Fresh Water Security for Canada and the World
Access to secure supplies of fresh water is one of the world’s critical environmental challenges. The United Nations estimates that more than one billion people in developing countries do not have access to safe water. In some regions, tough choices need to be made between allocating water for drinking, agriculture or energy production (a challenge known as the “water nexus”).
As Canada Research Chair in Political Ecology, Dr. Karen Bakker is investigating the causes of water insecurity around the world and aims to develop solutions to this challenge.
Bakker and her research team are developing practical solutions and tools—such as water security status assessment methods—to help policy-makers, water managers and communities address water problems. This research integrates ecosystem health and human health, and brings together natural and social scientists to develop interdisciplinary solutions to the most pressing threats to water security.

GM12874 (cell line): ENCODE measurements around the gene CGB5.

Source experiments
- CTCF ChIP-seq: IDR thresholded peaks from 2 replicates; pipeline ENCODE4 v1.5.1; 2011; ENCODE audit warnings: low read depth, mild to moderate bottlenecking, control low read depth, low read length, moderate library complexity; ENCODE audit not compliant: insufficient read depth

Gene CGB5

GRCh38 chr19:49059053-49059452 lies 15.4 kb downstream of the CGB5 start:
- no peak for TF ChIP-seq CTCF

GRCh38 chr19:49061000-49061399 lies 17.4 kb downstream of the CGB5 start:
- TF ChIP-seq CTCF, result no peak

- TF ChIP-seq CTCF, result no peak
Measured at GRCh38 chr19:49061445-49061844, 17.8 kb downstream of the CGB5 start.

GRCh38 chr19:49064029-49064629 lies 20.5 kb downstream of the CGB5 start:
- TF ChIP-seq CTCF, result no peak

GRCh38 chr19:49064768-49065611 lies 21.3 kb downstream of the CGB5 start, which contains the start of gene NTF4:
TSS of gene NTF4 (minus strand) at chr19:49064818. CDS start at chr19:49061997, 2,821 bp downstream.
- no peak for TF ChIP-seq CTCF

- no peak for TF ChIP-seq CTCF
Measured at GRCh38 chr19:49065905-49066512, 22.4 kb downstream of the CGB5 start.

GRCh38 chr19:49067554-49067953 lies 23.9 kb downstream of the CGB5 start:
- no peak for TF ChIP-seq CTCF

Threats to the quality and quantity of water are also on the rise across Canada, particularly in indigenous communities and in regions with high rates of resource development. Bakker and her team are developing practical strategies for enhancing water security for these communities, including water monitoring techniques rooted in indigenous legal traditions.
Ultimately, Bakker’s research will help assess risks to water and will enhance water security both in Canada and around the world.